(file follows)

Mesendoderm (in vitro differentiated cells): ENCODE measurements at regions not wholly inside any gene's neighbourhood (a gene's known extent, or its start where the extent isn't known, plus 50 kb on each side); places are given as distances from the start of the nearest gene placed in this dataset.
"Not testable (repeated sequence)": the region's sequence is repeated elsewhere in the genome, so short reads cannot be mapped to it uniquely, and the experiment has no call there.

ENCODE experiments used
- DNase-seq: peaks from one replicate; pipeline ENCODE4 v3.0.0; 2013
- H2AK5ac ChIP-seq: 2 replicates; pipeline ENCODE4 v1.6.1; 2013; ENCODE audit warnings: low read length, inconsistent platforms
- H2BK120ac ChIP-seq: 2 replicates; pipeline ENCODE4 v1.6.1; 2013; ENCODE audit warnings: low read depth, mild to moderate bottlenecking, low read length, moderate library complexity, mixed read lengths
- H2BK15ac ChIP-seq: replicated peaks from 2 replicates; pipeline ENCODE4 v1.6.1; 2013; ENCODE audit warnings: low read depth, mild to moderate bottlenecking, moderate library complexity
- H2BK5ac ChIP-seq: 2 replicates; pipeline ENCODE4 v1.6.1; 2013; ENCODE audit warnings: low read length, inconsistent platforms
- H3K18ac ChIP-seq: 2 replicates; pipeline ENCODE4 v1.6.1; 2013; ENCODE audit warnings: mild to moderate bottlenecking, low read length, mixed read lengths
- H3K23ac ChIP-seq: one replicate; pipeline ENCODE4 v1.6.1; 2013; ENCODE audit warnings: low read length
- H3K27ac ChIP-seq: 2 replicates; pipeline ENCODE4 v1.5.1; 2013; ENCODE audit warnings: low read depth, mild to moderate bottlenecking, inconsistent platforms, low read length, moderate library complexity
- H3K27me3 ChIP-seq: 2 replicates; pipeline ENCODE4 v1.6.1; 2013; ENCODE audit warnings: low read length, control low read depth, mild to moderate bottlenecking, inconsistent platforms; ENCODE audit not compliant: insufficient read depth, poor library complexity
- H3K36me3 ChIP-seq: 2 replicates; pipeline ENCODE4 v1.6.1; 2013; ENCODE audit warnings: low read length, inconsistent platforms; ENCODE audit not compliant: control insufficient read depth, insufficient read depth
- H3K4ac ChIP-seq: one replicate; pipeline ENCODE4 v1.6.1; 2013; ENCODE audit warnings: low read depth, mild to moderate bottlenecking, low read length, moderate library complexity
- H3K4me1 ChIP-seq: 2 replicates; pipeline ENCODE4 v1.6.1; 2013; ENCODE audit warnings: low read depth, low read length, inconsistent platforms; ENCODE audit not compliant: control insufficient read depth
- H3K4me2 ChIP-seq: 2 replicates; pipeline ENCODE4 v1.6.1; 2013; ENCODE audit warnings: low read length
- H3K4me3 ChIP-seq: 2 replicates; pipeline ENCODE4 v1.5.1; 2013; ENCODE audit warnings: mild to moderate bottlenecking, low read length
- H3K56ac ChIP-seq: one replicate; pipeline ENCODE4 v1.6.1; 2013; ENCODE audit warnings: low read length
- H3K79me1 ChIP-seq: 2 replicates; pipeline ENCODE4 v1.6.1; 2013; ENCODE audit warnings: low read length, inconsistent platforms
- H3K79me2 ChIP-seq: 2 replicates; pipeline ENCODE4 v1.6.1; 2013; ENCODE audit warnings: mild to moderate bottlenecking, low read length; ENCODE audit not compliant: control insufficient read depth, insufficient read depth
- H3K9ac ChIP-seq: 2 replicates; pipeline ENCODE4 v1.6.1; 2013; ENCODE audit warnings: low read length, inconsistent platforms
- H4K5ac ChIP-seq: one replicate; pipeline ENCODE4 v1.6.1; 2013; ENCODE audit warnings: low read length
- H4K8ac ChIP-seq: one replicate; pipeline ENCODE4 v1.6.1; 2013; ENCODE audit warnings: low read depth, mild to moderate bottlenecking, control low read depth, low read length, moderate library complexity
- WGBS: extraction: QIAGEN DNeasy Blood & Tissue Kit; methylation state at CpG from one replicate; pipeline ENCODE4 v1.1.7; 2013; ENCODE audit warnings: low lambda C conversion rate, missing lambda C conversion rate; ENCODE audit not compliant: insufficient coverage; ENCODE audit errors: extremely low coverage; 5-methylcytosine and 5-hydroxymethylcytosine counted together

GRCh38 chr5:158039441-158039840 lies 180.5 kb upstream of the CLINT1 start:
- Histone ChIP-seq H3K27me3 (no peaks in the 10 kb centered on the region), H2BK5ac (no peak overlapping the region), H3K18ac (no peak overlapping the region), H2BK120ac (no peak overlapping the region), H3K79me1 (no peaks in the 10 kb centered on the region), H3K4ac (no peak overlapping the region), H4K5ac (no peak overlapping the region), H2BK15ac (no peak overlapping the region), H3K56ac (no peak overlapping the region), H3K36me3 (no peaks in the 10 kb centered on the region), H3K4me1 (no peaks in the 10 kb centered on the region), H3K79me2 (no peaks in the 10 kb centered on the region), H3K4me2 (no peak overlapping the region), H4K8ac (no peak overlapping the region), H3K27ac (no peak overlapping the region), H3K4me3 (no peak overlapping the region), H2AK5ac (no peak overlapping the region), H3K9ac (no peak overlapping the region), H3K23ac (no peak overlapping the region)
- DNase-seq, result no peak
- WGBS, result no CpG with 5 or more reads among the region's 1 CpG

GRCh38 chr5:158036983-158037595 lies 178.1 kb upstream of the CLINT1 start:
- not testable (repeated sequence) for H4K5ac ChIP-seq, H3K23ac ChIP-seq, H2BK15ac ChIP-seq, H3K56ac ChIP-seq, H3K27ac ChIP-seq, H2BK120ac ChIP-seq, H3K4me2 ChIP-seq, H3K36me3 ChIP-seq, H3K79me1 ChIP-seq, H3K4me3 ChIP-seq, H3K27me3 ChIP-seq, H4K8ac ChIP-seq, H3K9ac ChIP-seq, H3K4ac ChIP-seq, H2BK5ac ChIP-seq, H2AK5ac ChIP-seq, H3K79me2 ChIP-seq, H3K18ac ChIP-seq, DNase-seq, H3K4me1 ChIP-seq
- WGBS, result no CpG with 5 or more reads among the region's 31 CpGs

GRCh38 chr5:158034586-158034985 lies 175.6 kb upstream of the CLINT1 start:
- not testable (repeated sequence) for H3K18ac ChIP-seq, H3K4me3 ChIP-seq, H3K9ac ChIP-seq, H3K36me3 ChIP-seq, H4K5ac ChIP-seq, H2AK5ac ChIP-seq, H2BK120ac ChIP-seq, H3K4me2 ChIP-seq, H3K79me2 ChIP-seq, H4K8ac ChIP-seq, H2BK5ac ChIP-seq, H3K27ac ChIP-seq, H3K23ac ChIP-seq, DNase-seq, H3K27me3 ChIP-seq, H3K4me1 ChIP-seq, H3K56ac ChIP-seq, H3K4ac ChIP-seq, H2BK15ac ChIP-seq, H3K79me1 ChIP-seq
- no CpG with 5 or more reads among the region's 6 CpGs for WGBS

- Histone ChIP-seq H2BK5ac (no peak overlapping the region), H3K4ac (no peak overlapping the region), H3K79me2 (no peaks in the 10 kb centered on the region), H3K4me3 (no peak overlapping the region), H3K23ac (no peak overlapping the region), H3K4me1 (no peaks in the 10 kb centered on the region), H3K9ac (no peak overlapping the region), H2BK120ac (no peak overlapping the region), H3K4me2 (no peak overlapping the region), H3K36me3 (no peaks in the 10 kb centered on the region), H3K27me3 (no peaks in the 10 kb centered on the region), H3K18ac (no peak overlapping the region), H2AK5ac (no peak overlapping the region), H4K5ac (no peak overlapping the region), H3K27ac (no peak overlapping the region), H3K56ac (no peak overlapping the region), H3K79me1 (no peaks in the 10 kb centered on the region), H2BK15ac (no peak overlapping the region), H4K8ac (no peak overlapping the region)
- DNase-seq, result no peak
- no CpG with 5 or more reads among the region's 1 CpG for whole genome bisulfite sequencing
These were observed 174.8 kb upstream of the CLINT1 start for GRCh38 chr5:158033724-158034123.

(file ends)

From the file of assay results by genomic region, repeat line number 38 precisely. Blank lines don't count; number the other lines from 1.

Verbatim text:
These were observed 174.8 kb upstream of the CLINT1 start for GRCh38 chr5:158033724-158034123.